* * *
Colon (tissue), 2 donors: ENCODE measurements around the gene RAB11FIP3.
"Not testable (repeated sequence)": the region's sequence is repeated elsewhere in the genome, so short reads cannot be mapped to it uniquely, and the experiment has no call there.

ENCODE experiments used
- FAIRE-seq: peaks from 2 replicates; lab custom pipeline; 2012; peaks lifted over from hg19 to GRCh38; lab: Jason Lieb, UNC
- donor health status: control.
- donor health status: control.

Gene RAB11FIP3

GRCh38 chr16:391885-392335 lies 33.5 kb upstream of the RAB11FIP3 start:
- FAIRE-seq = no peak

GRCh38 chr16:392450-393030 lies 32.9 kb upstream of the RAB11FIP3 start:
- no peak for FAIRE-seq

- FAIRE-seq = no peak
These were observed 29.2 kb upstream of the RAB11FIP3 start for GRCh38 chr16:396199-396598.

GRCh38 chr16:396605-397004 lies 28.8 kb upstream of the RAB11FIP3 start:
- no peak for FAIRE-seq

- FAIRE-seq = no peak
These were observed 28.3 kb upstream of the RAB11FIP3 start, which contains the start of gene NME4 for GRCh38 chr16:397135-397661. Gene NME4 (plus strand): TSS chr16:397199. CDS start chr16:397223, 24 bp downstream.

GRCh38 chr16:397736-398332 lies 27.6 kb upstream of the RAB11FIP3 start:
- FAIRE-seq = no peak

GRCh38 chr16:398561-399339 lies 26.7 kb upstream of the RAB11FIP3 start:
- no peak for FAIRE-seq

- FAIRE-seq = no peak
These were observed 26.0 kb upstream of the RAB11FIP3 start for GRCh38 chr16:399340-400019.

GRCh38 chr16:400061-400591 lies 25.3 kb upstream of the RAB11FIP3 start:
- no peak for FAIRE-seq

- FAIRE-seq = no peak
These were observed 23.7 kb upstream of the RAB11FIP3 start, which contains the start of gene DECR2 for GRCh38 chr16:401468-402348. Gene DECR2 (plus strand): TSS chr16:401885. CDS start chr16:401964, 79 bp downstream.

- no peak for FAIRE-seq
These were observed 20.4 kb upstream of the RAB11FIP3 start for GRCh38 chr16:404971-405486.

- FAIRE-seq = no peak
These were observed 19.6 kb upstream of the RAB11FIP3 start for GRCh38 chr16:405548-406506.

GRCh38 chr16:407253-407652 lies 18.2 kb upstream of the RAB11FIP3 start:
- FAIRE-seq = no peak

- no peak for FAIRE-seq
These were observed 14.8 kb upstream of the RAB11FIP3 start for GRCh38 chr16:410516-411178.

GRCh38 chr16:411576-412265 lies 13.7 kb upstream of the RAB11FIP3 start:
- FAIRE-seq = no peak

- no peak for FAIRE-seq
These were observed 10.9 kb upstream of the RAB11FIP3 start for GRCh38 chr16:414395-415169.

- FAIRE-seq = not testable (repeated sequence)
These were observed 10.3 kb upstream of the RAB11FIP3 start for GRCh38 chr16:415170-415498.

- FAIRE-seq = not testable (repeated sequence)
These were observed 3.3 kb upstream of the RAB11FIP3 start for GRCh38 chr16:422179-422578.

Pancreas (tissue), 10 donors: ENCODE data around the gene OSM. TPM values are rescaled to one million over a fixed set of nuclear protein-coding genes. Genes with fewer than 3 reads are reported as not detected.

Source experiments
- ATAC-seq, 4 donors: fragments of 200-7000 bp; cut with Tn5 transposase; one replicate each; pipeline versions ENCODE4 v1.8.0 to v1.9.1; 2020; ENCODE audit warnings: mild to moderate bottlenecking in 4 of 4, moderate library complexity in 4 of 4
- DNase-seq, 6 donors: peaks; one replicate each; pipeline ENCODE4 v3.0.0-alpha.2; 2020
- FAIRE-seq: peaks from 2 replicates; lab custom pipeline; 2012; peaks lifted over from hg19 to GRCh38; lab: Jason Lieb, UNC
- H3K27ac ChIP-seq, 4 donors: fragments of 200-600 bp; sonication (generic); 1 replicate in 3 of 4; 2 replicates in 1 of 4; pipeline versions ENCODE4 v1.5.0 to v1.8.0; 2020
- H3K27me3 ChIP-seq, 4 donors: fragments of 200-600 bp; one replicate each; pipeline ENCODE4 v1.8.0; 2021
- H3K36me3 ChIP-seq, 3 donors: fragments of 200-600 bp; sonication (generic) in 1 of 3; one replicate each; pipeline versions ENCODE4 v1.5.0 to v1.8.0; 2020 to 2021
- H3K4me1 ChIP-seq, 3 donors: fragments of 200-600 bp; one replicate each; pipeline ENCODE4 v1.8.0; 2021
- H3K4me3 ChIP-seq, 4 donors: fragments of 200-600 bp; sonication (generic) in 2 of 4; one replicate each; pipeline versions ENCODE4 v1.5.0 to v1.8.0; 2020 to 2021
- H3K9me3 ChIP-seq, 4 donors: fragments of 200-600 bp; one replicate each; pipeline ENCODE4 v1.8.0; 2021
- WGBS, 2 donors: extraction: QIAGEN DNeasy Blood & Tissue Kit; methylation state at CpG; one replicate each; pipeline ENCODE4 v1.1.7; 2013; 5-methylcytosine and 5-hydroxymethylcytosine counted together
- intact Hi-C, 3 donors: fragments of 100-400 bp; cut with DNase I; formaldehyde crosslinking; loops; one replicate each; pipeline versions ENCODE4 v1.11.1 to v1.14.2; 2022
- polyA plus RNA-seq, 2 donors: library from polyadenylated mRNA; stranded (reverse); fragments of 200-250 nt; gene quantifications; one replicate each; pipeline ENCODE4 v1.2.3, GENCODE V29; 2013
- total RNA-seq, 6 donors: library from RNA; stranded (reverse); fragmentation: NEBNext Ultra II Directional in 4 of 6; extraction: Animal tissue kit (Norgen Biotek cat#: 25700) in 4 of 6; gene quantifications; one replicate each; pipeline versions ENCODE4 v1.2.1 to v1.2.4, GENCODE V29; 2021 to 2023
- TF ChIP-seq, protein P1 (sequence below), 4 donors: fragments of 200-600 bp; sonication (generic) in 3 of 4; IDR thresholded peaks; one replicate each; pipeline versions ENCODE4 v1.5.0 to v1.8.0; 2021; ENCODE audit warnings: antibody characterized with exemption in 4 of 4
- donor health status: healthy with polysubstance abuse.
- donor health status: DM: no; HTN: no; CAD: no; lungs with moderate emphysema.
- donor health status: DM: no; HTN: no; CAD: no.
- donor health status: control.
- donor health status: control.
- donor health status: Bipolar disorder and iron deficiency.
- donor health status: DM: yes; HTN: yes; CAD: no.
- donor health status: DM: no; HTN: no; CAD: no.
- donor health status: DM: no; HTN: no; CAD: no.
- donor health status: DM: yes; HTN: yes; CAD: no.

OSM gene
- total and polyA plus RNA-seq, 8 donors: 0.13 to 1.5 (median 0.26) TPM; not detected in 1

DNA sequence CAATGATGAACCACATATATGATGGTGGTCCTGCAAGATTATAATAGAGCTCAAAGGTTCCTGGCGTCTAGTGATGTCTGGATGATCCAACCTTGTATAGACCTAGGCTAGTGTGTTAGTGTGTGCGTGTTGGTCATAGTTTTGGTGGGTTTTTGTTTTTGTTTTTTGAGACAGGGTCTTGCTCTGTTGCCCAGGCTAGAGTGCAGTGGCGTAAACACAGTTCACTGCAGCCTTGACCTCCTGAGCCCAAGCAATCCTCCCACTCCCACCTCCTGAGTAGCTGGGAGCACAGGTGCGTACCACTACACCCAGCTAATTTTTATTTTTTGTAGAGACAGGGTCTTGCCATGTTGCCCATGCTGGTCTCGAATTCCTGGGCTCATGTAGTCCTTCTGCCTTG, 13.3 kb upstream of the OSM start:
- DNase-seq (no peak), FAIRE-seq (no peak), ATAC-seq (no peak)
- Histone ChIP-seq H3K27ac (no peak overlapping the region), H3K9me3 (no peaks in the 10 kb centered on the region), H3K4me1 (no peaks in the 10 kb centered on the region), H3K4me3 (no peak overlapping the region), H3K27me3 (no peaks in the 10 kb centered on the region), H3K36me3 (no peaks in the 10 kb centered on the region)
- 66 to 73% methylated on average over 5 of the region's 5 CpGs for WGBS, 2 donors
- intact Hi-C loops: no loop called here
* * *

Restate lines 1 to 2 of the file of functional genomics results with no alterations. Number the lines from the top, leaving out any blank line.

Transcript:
Colon (tissue), 2 donors: ENCODE measurements around the gene RAB11FIP3.
"Not testable (repeated sequence)": the region's sequence is repeated elsewhere in the genome, so short reads cannot be mapped to it uniquely, and the experiment has no call there.